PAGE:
to change the world,
to be different
and make a difference,
to be FIRST.
You’re a renegade.

Amy Jo Martin,
Author of
Renegades Write the Rules,

“Renegades experiment and fail early
so when everyone else
jumps on the bandwagon,
their best practices are being polished
while others’ are just starting to fail.

Sometimes it’s not about
being the best or smartest;
it’s about being the first to try
and the first to learn from failure.”

Be first.
Be different.

By k | November 17, 2012 - 6:00 am - Posted in New Business Development

I work from home
for and with people I’ve never met.
They don’t know how old I am
or what I look like
and they don’t care.
All that matters is what I produce.

THIS is the type of working environment
that is possible now
thanks to the internet.

Chris Anderson,
author of Makers: The New Industrial Revolution

“The Web allows
people to show what they can do,
regardless of their education and credentials.

It allows groups to form
and work together easily
outside of a company context,
whether this involves “jobs” or not.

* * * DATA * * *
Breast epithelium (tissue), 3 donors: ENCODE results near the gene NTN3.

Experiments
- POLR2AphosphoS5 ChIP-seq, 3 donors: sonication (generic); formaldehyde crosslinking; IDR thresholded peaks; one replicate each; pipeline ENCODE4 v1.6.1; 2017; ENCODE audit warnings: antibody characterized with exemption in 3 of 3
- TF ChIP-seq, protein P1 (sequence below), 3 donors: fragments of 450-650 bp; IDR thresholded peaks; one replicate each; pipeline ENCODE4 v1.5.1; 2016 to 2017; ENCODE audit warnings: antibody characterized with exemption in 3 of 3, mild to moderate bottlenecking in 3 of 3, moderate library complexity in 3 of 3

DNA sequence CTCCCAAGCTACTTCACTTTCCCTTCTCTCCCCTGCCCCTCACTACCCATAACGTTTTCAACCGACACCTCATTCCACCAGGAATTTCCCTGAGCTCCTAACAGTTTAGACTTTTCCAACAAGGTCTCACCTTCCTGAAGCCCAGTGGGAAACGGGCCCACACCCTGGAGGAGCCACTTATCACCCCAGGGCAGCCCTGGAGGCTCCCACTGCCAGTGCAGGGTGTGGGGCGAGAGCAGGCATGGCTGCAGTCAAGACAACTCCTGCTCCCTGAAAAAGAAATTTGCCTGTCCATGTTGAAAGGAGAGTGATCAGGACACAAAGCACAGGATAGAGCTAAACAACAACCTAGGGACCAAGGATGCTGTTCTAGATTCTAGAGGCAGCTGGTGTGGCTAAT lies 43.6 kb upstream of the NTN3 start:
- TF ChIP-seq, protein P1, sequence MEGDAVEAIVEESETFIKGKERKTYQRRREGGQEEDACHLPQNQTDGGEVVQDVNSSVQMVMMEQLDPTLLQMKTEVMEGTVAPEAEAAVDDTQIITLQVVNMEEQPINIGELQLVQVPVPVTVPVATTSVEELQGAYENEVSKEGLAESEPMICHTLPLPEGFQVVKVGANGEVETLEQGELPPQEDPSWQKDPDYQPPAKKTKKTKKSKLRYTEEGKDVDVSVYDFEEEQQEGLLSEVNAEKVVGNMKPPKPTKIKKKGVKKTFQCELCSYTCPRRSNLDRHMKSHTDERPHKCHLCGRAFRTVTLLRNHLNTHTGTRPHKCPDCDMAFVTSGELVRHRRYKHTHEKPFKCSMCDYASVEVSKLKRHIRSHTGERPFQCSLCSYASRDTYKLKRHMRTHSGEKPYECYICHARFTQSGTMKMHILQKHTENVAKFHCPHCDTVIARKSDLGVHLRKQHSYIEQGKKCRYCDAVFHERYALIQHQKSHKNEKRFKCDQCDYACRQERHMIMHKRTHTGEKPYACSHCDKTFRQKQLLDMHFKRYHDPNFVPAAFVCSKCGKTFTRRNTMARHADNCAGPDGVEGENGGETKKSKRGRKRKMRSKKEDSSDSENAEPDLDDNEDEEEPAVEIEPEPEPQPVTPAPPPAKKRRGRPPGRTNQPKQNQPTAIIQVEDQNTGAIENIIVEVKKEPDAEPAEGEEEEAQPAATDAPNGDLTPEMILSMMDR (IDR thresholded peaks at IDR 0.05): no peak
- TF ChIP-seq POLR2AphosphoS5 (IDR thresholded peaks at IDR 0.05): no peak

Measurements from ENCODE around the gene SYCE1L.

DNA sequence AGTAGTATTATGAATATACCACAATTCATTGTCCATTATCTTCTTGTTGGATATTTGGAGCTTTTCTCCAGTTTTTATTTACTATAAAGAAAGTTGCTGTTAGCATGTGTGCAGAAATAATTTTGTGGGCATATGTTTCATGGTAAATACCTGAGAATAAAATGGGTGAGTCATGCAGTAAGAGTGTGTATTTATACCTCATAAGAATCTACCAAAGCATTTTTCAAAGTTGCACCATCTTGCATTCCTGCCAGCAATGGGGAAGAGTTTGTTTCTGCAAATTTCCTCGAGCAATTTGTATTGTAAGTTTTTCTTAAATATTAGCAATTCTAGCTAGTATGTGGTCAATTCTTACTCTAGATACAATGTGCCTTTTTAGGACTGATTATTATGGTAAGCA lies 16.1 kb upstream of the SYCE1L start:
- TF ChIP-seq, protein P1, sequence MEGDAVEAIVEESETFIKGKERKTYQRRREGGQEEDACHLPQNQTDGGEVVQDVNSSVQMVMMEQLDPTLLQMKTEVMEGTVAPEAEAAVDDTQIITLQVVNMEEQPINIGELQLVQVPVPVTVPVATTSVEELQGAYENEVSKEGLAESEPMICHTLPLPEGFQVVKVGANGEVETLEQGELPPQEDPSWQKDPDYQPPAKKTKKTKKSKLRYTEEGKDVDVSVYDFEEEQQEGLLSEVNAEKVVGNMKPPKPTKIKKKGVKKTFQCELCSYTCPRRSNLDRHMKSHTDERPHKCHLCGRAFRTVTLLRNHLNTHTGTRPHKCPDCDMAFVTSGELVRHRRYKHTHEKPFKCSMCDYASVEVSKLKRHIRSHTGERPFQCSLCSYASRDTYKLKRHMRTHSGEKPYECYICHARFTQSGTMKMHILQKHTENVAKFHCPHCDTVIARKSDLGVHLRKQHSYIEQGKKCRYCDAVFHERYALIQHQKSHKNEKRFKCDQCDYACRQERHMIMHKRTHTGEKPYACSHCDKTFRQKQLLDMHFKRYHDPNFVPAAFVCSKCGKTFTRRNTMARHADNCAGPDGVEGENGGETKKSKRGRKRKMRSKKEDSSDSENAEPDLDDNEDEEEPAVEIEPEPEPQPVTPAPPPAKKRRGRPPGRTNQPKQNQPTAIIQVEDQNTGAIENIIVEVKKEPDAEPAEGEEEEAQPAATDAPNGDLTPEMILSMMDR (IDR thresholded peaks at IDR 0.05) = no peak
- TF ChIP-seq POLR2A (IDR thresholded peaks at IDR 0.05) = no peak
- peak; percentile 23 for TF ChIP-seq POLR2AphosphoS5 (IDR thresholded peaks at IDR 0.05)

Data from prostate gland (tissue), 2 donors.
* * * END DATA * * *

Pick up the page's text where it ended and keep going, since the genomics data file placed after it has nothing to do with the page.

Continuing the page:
And these more informal organizations
are much less constrained by geography;
talented people can live anywhere
and shouldn’t have to move to contribute.”

Can you use the internet
to find the best talent for your company?

By k | November 16, 2012 - 6:00 am - Posted in New Business Development

Our writing group was fortunate
to host an acquisitions editor for a major publisher.
We had two short hours with this editor
and she had focused her talk
around a story characteristic
she felt passionate about.

Fifteen minutes in,
a hand shot up.
An author disagreed with the editor’s preference
and proceeded to share her opinion
for half an hour.
The editor sat down
and waited for her to finish.
She didn’t care whether she talked or not.

The audience members did care, however.
We didn’t attend
to hear this author talk.

I wasn’t angry with the author
or with the editor.
I was upset with the host
for not tabling the author’s concern.